Why 10-Year Rate Is Unlikely To Soar

August 8, 2018

Morgan Stanley CEO Jamie Dimon recently raised his forecast for rates on the Ten-Year Note, currently trading just below 3%, to 5%. He’d predicted a rally to 4% back in May but now thinks the bull market in stocks could run for another two or three years, putting additional upward pressure on long-term yields. For its part, Rick’s Picks has told subscribers to expect a push soon above the 3.11% peak recorded back in May — a peak we had foreseen five months earlier when the Ten-Year Note was paying around 2.35%. We offered no specific target at the time but will now: 3.32%, as shown in today’s chart (see inset).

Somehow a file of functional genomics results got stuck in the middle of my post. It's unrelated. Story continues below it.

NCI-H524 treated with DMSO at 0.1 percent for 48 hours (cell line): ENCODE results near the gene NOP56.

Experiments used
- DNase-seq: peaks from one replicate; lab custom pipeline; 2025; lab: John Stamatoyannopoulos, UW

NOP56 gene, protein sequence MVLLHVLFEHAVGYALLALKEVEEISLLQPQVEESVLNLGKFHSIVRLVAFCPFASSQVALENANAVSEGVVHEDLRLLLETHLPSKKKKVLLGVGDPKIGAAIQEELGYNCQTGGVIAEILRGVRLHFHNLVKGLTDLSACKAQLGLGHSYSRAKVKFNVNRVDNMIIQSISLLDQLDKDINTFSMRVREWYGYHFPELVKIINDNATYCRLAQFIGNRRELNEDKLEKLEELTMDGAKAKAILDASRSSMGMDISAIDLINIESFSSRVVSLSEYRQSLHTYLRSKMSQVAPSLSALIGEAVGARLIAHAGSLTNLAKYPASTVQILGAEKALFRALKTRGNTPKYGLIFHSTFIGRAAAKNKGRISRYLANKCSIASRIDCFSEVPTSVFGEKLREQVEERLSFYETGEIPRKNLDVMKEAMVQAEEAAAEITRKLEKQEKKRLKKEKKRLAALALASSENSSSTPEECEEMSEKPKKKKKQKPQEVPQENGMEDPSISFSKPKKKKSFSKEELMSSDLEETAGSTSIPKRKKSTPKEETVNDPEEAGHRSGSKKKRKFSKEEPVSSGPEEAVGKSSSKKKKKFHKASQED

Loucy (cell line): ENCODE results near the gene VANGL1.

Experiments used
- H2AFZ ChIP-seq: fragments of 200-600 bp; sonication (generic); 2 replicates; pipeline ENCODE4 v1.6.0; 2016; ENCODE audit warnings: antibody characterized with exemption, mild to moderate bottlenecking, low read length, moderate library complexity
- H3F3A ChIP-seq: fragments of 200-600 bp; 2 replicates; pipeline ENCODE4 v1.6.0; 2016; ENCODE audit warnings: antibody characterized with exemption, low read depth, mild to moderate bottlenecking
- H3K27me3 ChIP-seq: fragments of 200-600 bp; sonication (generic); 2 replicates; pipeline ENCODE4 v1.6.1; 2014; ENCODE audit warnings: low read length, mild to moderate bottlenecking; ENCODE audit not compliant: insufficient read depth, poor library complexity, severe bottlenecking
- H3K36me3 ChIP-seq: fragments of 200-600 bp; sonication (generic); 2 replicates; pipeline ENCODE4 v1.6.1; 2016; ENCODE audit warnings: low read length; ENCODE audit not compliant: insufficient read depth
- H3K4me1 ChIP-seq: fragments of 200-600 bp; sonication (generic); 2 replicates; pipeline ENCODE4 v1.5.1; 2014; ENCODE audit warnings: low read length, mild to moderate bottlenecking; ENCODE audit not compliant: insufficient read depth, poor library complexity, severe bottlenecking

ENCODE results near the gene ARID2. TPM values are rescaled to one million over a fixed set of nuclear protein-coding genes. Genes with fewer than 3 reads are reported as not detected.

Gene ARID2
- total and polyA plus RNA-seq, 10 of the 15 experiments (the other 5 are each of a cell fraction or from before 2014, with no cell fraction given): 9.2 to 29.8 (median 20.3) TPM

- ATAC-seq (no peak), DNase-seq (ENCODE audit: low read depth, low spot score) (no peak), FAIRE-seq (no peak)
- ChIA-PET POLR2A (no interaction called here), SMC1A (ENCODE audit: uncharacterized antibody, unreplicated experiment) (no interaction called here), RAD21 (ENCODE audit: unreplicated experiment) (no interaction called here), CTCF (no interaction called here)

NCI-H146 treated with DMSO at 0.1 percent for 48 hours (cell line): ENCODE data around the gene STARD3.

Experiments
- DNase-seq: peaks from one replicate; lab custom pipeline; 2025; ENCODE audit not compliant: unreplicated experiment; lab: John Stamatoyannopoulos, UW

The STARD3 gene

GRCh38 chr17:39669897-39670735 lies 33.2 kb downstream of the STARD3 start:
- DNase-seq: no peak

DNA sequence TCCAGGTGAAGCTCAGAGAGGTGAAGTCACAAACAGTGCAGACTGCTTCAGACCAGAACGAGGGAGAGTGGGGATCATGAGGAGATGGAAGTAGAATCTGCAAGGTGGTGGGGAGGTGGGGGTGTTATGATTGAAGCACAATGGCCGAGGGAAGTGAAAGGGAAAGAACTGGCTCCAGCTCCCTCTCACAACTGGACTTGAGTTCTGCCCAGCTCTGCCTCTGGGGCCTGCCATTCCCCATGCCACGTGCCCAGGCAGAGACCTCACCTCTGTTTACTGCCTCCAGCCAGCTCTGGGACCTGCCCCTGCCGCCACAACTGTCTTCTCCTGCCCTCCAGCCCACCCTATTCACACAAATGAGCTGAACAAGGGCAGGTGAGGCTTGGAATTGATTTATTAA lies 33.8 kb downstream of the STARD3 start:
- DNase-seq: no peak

It’s hard to square Dimon’s interest-rate forecast with the notion that the bull market in stocks has a few more years to run. Our gut feeling is that anything above 3.25% will asphyxiate the U.S. economy and send it into recession. The housing sector is already in a sharp downturn as reported here last week., and even a small turn of the interest-rate screw could asphyxiate it, along with auto leases. This would be a double whammy for the stock market, since mortgage rates have been held for a long time at levels that allow Americans to buy more home than they can afford.  Similarly, car leases are structured so that we can drive more car than we can afford. The silver lining here turns out to be an unappealing scenario:  rates go no higher than 3.50-4.00, but only because the U.S. economy has nosedived.

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